Share

AutoMatters & More: The ‘good old days’ — Alberta’s Rocky Mountains in the 1970s

Mount Norquay ski area in Banff National Park
Mount Norquay ski area in Banff National Park

Last week I was excited to go out on my first of hopefully many major photo shoots since I began to shelter in place for the coronavirus pandemic in March 2020. I missed taking pictures and, judging from feedback that I received, you missed seeing them.

However, it occurred to me that I am already sitting on a treasure trove of my old photos that you might also enjoy seeing: Can-Am racing from the 1970s, travel around the world, visits to places and events that no longer exist, and so much more. In addition to the photos, I have vivid memories that will enable me to tell you their stories, but there has been a problem: how can I efficiently and affordably digitize them to show them to you?

Skiing at Mount Norquay ski area in Banff National Park
Skiing at Mount Norquay ski area in Banff National Park

Back then my pictures were in the form of prints and color slides, not digital. I tried to digitize a few of them a few months ago using a 20-year-old flatbed scanner and a photo adapter, but digitizing just four negatives took me forever to do, and they required a lot of painstaking editing. I have thousands of old slides and negatives. I needed to find a better, much quicker and affordable way to digitize my photos — or they would remain hidden, probably forever.

Thankfully, I am now able to quickly take digital photos of my old images using one of my high resolution Nikon cameras, ES-2 digitizing adapter and 60mm lens, as well as a bright LED light. Then I edit the images quickly and easily using Adobe’s Lightroom.

The old motor coach entrance to the Banff Springs Hotel
The old motor coach entrance to the Banff Springs Hotel

My first ‘good old days’ journey back in time takes us back to the Canadian Rocky Mountains in the 1970s.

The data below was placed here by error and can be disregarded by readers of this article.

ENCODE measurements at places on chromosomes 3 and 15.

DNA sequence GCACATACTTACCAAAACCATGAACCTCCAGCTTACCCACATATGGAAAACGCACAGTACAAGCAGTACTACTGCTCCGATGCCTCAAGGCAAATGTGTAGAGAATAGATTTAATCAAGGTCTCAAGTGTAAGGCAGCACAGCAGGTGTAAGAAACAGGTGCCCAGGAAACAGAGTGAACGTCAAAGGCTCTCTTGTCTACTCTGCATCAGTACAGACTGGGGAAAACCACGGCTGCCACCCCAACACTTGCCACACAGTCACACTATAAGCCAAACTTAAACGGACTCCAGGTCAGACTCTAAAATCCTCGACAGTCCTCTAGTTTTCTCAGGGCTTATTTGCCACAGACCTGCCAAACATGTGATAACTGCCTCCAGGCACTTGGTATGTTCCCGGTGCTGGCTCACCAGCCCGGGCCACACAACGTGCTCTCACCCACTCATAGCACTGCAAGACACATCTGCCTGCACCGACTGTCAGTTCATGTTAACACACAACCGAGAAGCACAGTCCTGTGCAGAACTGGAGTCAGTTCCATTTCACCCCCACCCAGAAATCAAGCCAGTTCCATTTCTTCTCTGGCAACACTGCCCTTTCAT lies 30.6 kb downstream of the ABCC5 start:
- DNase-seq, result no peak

As a boy, I used to go skiing to the Mt. Norquay, Sunshine and Lake Louise ski areas in the vicinity of Banff, Alberta. We stayed at the majestic Banff Springs Hotel and the Chateau Lake Louise, and the rustic Timberline Hotel.

The upper runs on Mt. Norquay were particularly steep and difficult — black diamond runs.

I was what you might call an advanced intermediate skier. I could ski down almost any steep run — as long as it was covered in packed (not deep powder) snow — through a combination of traversing back and forth across the slope, and then turning on either side on the steep moguls with Stem Christie turns; or snowplowing straight down especially steep, narrow parts.

Chateau Lake Louise
Chateau Lake Louise

Stem Christie turns were the 1960s predecessor to parallel turns of the 1990s, which were facilitated by the advent of parabolically sculpted sides of skis.

My first pair of skis were wooden Gresvig Jets. Their “rat trap” bindings consisted of a coiled metal cable that was positioned by metal guides around the base of the (lace-up) ski boots, going up and over the back of the boot’s sole, along a groove molded into the sole. The tension of that cable was tightened by pressing down on a lever located just past the front of each boot, until it snapped into place on the top of each ski. If a ski released during a fall on a steep, black diamond run, it could be quite difficult to put the ski back on.

To go skiing at Sunshine, we had to ride a Brewster Rocky Mountain Gray Line bus from Banff, because from the midpoint of the mountain on up, the narrow gravel road was slippery and barely passable. On one very steep section with very sharp turns, the bus had to back up one of the switchbacks, because there was not enough room to turn. Heavy chains were mandatory.

Inside Chateau Lake Louise
Inside Chateau Lake Louise

I fondly remember two of the old railroad-built hotels in Alberta: the beautiful and stately Banff Springs Hotel, and the Chateau Lake Louise. Long ago, the rear of the Banff Springs Hotel had a grand motor coach entrance, leading inside towards a beautiful, rustic, soaring interior, complete with taxidermy animals on the walls. Sadly, when I last visited, that classic hotel entrance had been replaced with a ‘brass & glass’ entrance at the front of the hotel.

The Timberline Hotel, at the foot of Mt. Norquay, was known for the wild deer that would walk right up to the windows of the dining room as they ate grass.

To see additional photos, visit www.drivetribe.com, click on the magnifying glass, select “POSTS” and enter “AutoMatters & More #693” in their search bar. Please send your comments to AutoMatters@gmail.com.

Copyright © 2021 by Jan Wagner – AutoMatters & More #693


Advertisement